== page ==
A Guide to the Mysteries of Labour’s Policy Processes

The mysterious way Labour makes policy is a constant puzzle for Party Members. A key Jeremy Corbyn promise was to make the policy process more open. Many expected a new and revitalized approach to policy debate, perhaps utilising the power of online technology, but the door remains firmly closed to most members.

So, what official policy process remains and how might it develop? Over the coming months Progressive Politics will explore not only how policy is made but how we might reinvent our policy process, something that we believe is crucial if we are truly to build on the desire for a ‘new politics’.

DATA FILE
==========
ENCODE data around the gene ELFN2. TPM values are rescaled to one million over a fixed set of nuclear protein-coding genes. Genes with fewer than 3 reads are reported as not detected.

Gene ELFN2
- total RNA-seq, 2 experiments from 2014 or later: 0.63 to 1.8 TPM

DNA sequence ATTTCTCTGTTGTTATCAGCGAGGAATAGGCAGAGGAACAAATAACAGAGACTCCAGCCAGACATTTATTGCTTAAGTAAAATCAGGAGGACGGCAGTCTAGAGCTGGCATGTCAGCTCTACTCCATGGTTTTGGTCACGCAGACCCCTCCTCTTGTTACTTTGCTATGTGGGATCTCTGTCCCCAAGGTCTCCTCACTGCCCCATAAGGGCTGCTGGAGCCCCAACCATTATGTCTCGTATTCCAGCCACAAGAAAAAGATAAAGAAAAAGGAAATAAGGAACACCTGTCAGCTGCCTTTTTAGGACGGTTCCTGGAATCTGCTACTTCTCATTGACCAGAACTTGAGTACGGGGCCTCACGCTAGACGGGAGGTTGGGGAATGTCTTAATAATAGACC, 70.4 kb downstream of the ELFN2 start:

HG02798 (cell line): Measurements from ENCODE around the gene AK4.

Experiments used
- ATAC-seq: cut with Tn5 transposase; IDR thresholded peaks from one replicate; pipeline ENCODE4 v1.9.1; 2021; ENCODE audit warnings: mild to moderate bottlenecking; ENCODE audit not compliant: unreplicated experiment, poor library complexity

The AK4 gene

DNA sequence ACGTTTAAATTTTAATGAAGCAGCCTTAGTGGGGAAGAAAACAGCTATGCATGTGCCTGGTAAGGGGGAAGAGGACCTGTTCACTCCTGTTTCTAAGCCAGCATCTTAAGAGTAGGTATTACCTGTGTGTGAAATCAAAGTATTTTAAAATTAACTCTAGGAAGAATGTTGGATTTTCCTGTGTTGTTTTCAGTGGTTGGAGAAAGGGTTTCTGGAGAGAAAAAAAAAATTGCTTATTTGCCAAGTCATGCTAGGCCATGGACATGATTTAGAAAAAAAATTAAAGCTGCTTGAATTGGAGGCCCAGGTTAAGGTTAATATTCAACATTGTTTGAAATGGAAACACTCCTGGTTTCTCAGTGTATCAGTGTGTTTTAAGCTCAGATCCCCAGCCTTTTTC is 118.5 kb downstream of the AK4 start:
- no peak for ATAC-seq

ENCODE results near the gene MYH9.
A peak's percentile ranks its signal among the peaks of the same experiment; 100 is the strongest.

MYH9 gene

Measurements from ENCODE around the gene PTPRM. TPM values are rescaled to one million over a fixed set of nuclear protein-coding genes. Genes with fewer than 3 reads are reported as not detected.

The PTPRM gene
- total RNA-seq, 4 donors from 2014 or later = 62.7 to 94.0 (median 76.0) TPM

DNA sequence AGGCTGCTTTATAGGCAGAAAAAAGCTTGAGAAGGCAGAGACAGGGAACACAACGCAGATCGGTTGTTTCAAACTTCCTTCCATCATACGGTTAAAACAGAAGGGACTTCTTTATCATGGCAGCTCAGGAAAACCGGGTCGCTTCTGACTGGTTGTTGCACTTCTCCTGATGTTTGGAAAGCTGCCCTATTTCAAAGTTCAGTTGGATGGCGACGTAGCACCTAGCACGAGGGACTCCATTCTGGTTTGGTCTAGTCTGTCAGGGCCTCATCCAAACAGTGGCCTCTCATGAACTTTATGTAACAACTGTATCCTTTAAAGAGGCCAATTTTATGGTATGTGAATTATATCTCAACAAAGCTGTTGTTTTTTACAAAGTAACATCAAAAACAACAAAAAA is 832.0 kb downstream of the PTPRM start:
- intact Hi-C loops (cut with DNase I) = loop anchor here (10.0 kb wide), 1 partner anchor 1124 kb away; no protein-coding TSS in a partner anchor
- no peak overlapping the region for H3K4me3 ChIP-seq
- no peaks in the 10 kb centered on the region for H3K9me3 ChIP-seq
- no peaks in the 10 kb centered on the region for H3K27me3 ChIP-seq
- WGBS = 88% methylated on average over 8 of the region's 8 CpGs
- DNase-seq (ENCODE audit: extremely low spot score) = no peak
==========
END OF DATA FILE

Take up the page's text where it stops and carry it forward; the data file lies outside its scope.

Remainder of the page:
In this article, Trudie McGuinness, an elected rep from the West Midlands, explains the mechanisms and the membership of the Forum and what she sees as her role on the National processes for policy making. Readers are invited to contribute to an ongoing debate on how well policy is made in the Labour Party to follow up Trudie’s article.

Editors.

 

What is the National Policy Forum?

Before I was elected to the National Policy Forum in September 2015, I asked myself this very question. As a long standing Labour Party member I had heard of the Policy Forum but I didn’t really understand what it was. I knew that years ago, when I lived in Leek and was a member of Staffordshire Moorlands CLP, that I used to participate in branch meeting policy discussions which would be fed into the National Policy Forum. But our ideas may as well have gone into a black hole for all I knew. No one ever said what would happen next. Perhaps they didn’t know.